Many parents are tuned into the process that is meant to help their children reach their athletic potential. A lot of time and money is invested in sports leagues, travel teams, AAU teams, camps, training programs, and for some, even personal trainers, with the goal being for the child to eventually be good enough to earn an athletic scholarship. Unfortunately, many underestimate how difficult it is to get a full athletic scholarship, and many fail to commit to the process that is to lead to a high level of performance in the classroom. Ironically, forming solid academic work habits can lead to the type of academic success that can help provide opportunities for athletics at the college level that otherwise would not be available, ie; academic scholarships, that often times may be combined with partial athletic scholarships, financial aid, etc....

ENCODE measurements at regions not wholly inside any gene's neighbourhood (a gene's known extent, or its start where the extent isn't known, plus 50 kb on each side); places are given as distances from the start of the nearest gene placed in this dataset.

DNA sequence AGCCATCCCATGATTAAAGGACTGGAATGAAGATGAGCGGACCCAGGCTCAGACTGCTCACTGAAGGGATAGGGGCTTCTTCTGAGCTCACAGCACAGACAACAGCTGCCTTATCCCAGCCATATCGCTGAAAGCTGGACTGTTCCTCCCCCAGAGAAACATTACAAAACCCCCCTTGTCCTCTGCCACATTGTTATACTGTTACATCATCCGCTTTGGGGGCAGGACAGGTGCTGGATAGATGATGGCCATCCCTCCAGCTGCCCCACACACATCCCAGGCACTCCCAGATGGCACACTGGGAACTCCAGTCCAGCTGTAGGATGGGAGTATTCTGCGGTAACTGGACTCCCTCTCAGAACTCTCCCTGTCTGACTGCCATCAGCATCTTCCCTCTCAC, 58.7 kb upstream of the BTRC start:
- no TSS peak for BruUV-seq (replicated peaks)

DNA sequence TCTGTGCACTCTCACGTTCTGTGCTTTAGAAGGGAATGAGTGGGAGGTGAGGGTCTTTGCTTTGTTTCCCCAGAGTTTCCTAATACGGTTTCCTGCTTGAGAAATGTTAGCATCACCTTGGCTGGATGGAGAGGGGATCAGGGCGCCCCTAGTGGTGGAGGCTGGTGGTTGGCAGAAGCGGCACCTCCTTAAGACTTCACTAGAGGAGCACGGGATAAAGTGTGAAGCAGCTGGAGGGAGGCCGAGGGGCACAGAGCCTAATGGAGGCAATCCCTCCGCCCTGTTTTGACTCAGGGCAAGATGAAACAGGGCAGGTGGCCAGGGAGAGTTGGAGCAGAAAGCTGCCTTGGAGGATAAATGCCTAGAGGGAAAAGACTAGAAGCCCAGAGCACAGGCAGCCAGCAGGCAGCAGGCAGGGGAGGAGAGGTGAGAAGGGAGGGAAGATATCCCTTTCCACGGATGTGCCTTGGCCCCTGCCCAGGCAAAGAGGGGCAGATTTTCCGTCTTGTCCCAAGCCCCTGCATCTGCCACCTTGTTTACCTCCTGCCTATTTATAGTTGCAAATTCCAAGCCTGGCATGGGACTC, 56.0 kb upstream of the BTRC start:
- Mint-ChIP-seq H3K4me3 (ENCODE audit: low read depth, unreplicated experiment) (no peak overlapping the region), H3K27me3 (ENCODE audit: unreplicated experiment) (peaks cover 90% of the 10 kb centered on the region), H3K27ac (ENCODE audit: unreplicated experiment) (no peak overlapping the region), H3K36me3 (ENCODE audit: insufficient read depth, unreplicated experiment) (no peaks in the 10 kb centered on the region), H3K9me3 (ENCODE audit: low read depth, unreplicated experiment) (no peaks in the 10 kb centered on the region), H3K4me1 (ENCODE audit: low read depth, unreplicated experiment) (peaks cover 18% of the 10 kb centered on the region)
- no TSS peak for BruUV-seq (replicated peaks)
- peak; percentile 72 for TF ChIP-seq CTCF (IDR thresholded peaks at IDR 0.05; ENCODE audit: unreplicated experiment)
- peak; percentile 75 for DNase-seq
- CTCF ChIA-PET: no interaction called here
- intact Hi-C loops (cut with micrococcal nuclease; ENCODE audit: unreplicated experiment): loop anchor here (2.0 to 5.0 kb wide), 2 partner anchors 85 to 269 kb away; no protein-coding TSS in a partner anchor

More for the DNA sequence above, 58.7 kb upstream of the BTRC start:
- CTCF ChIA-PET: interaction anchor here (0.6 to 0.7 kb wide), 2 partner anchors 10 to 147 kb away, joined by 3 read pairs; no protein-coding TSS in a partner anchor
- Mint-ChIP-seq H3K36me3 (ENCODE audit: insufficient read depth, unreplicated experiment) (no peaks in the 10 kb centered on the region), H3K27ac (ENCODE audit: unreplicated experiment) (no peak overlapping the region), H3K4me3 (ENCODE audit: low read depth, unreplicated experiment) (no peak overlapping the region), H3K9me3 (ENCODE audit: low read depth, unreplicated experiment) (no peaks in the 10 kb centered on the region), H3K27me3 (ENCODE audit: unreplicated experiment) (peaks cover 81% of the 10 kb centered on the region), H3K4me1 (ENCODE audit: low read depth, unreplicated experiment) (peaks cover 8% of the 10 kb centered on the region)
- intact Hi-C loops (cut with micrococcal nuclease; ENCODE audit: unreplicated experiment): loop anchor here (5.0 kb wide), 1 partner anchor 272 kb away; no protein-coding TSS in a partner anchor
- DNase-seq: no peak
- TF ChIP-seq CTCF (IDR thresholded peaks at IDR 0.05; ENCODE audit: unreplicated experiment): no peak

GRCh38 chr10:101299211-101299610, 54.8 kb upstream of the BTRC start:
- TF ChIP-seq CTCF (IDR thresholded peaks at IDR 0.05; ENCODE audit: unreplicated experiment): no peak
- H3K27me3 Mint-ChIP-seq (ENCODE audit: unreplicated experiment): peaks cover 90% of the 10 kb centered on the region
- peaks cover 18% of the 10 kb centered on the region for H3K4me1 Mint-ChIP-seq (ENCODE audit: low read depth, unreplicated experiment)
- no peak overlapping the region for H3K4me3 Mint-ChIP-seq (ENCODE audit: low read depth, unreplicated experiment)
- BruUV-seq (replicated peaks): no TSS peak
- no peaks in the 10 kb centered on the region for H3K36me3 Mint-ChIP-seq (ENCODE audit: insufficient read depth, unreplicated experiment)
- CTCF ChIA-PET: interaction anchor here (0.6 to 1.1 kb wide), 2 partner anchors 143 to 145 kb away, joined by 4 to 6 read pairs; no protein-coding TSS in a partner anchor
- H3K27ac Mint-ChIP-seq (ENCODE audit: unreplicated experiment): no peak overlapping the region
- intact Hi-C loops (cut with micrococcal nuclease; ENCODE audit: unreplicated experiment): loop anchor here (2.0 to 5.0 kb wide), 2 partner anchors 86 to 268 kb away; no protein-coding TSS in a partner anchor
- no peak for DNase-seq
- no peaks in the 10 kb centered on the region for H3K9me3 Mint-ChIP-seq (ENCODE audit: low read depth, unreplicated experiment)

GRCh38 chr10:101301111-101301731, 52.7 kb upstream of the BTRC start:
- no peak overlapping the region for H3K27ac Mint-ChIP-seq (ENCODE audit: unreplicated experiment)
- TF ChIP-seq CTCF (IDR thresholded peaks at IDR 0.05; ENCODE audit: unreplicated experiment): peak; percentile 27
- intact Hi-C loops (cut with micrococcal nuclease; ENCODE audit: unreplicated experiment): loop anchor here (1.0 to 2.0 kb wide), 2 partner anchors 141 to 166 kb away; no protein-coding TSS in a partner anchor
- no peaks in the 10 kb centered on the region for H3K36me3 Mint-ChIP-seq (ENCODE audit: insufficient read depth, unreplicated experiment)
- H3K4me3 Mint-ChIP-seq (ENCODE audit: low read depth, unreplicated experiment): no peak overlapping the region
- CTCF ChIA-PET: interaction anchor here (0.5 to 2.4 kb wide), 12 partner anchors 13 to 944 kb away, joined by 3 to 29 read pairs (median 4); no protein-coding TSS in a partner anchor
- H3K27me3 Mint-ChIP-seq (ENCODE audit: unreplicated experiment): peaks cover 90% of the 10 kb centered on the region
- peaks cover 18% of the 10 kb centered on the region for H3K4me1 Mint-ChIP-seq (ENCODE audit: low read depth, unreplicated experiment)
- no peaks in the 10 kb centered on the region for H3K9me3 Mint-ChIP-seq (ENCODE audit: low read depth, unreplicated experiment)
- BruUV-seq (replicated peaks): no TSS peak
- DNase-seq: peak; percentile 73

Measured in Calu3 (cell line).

In this age of technology, checking on a student's academic progress is just a few mouse clicks away, as most schools offer multiple means for parents to check their student's progress online. The time a parent regularly takes to sit down with the child to briefly discuss how things are going, and what needs to be done, can be invaluable. Every kid can't be the Valedictorian, but all can work hard at the process needed to develop into the best student possible, ie; learn to put forth a committed effort to; pay attention and behave in class, ask questions and seek help when needed, study, do homework, etc... Ideally, these good habits are ingrained early on, so academic success can be firmly established prior to high school. There are even academic scholarships offered by private high schools based on academic performance in middle school.